The recent promotion of the president’s lieutenants to the top of the state suggests that he will maintain the course despite political infighting, especially as the margins of manoeuvre in the health sector are limited.
No words on the horizon. After several days of days of mobilisation in several cities, neither the Chinese leadership nor the official press have made any reference to the questioning of the so-called “zero Covid” strategy in the country. In some places, such as Shijiazhuang (Hebei), the surge in new cases – 40,000 on 28 November – poses serious challenges to the central authorities. Questioning it would be tantamount to questioning Xi Jinping’s policies and their economic and social consequences. In May, Fudan University, working within the Shanghai full sanitary cordon, estimated that the abandonment of this policy could lead to a wave of 112 million cases in six months and 1.55 million deaths.
At this stage, the central state is stuck. By relaxing health measures to secure global supply chains and support growth, the authorities, who have claimed since the beginning of the epidemic that ‘lives are to be saved rather than economy’ – risk losing face. It’s a tricky equation. According to economist Li Daokui, the “zero Covid” strategy has saved 4 million people, while the increase in GDP and income would also
raise the life expectancy, which has not yet reached expected levels.
Other problems for the leaders: a fragile health system, an ageing population with low immunisation coverage and the ineffectiveness of Chinese vaccines against variants. This explains, beyond the desire to be well seen by the central power, the overzealousness of some local governments. Political voluntarism is reminiscent of the heyday of Maoism.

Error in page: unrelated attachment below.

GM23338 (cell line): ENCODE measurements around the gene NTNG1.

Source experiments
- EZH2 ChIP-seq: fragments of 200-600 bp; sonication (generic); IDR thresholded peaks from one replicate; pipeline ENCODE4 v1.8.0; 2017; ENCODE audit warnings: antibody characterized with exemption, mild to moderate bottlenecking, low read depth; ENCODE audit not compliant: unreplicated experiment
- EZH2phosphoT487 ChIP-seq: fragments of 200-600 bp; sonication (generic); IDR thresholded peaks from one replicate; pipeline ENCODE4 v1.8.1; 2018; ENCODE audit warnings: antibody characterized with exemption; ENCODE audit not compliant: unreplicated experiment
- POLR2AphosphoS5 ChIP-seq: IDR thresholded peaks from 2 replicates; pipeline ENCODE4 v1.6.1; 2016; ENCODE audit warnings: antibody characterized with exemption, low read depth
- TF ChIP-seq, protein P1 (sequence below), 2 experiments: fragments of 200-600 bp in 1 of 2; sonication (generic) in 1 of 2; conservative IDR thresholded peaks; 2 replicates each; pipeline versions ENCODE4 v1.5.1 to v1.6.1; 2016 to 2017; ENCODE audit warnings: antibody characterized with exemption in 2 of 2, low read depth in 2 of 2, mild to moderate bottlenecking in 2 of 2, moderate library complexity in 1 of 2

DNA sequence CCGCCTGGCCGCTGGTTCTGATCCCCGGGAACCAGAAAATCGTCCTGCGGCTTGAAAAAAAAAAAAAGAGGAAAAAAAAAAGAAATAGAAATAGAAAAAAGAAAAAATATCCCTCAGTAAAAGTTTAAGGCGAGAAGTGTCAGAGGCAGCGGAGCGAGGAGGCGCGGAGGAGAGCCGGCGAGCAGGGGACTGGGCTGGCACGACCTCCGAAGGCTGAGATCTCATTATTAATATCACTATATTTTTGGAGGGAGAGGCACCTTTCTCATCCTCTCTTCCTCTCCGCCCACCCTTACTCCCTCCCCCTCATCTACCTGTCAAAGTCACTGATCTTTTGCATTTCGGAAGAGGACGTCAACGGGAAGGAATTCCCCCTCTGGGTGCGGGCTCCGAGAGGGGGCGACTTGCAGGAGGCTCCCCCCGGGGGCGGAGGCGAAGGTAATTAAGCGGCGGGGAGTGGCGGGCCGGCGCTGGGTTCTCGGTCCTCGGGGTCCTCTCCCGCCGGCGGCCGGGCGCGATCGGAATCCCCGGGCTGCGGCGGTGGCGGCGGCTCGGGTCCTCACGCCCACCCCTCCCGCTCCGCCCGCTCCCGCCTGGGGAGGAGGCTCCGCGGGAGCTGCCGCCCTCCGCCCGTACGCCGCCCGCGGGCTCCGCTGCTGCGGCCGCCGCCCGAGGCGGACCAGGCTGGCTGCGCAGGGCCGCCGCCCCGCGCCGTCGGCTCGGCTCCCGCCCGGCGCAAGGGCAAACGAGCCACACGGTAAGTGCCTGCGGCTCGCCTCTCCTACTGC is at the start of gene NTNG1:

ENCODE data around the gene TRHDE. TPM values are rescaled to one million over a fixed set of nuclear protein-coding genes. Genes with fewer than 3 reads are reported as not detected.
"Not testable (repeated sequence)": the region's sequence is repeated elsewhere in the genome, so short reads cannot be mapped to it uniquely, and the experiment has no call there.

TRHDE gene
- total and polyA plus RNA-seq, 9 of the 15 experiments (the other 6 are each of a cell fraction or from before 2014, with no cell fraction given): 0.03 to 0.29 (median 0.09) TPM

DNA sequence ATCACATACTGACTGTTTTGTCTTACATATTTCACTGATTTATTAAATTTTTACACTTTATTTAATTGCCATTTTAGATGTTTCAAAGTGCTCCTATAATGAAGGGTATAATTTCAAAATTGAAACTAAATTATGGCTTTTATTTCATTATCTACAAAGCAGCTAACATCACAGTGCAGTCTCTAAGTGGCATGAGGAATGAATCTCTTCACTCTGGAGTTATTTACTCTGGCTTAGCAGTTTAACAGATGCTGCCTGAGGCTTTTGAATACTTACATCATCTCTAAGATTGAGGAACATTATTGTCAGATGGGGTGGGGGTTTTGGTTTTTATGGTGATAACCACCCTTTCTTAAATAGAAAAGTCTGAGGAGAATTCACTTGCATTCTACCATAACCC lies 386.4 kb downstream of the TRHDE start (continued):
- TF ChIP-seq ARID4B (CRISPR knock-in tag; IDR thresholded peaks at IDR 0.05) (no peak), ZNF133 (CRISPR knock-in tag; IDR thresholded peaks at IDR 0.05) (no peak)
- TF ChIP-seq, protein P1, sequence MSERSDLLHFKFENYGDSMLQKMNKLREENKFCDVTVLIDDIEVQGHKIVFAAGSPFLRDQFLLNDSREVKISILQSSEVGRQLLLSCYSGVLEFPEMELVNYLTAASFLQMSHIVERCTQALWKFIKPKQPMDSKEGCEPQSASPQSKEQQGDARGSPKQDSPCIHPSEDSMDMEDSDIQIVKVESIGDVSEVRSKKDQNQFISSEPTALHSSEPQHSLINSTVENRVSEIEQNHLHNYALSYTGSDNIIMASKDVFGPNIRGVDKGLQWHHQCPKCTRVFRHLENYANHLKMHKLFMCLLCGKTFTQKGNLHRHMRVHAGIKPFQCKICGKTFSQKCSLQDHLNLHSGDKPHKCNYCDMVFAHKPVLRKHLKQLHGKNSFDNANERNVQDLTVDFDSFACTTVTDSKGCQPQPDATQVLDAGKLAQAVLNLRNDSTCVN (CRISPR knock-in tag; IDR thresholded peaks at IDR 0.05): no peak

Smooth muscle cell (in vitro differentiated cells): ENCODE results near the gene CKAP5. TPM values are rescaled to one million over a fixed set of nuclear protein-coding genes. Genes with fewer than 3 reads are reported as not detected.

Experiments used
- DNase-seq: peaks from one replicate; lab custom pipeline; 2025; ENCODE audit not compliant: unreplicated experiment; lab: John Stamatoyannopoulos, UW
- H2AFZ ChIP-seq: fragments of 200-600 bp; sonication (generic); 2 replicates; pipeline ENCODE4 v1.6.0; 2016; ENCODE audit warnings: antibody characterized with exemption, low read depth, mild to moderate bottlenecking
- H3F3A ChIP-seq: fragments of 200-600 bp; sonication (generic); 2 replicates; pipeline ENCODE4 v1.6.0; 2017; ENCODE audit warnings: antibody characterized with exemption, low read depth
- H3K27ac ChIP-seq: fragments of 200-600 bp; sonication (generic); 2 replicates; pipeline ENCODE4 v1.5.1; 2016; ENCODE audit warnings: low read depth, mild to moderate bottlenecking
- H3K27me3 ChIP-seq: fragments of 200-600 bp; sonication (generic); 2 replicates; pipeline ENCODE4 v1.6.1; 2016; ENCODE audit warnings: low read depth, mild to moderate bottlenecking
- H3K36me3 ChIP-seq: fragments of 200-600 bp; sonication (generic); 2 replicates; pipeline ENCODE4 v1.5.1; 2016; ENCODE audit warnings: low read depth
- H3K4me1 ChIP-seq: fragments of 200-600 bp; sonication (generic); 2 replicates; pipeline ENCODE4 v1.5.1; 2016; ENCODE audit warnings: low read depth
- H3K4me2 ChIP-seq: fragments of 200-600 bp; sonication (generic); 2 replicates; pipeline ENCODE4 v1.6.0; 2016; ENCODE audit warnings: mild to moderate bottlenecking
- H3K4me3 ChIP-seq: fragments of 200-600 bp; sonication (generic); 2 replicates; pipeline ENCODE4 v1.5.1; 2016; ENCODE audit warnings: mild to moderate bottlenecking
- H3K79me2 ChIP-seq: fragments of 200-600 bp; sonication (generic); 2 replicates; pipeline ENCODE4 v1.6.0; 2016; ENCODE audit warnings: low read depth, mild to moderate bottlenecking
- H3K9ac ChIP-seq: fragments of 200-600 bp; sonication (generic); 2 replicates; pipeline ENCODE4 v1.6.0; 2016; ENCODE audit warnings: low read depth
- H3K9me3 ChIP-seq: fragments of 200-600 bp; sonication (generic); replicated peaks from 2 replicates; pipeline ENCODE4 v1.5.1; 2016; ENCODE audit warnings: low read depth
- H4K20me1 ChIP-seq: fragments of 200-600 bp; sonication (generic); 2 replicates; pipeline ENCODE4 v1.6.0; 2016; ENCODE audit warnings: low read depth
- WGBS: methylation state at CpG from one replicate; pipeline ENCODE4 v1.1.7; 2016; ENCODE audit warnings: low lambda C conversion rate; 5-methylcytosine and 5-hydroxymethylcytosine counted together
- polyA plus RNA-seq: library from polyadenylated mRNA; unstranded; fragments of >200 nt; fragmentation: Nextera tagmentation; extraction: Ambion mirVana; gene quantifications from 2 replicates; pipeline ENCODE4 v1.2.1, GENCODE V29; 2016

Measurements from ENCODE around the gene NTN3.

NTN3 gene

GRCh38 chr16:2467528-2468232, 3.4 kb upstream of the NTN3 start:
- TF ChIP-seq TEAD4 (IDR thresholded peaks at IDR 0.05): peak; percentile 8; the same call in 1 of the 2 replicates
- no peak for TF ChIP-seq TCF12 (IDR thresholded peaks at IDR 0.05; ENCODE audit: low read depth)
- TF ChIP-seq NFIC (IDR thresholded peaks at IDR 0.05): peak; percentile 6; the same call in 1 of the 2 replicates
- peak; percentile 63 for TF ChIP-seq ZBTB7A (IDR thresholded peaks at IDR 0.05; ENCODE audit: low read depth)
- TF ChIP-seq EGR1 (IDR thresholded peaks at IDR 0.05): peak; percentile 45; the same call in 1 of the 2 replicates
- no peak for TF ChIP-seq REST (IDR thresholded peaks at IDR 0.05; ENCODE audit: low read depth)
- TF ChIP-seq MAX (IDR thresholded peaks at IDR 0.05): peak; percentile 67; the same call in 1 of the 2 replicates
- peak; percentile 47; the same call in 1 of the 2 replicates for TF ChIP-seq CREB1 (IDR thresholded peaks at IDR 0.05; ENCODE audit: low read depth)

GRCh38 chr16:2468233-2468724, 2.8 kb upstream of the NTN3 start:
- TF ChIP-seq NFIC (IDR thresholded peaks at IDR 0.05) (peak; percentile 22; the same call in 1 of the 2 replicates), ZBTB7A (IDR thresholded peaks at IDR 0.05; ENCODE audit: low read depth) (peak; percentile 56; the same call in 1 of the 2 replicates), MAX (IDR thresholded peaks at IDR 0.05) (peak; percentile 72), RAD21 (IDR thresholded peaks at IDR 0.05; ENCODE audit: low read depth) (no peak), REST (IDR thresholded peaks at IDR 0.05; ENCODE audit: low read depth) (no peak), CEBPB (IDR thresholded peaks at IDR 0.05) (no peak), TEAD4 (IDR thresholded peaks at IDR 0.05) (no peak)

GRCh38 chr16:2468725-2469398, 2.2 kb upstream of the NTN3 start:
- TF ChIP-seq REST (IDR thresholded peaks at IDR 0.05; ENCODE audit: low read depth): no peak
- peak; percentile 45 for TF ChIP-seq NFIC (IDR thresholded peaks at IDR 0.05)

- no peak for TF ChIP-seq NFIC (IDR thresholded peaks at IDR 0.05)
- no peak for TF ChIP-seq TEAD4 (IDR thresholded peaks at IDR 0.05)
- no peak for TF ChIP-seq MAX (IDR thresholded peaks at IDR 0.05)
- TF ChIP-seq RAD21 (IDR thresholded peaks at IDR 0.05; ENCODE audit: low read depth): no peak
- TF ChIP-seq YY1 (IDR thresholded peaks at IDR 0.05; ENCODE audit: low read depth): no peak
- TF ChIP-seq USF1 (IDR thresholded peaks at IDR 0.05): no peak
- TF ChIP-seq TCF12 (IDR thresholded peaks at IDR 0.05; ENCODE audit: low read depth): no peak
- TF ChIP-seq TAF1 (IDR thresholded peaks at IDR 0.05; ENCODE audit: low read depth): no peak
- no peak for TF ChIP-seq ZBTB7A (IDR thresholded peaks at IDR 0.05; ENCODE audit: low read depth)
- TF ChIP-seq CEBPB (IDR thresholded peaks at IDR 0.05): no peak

Palpable tensions between local and national cadres
For obvious reasons, it is difficult for them to question the Chinese model, often presented as superior to foreign standards, after three years of intense propaganda. The open criticism of the “zero Covid” policy by the French embassy, which is concerned about “the repercussions on French companies”, testifies to the difficulty of the exercise. The diplomats, who have no interest in the emergence of violent unrest, are content for the time being, as in Iran, to defend national interests without openly supporting the demonstrations.
At the end of the 20th Congress of the Chinese Communist Party (CCP) in mid-October, the Standing Committee of the Political Bureau of the CCP seemed to be favorising the comrades close to President Xi Jinping. The tensions between local and national cadres, over the degree of implementation of health policy suggests that there is a confrontation behind the promotion of the head of state’s lieutenants, as in the case in Shanghai with Li Qiang. In appointing the latter as the future Prime Minister, the General Secretary of the CCP sends a signal of firmness. Faced with the protests in the economic capital in the spring, Xi Jinping had mobilised troops from outside the municipality.
“The risks of political security represent a major hidden danger”, said Chen Yixin, the head of the Zhejiang government, in January. If this analysis led to his promotion to the post of Minister of state security, then little prospects of future relaxation are left.
This text has been first published in French by l’Humanité, who is Cross-Border Talks’ partner in the frame of transform!italia-led Media Alliance.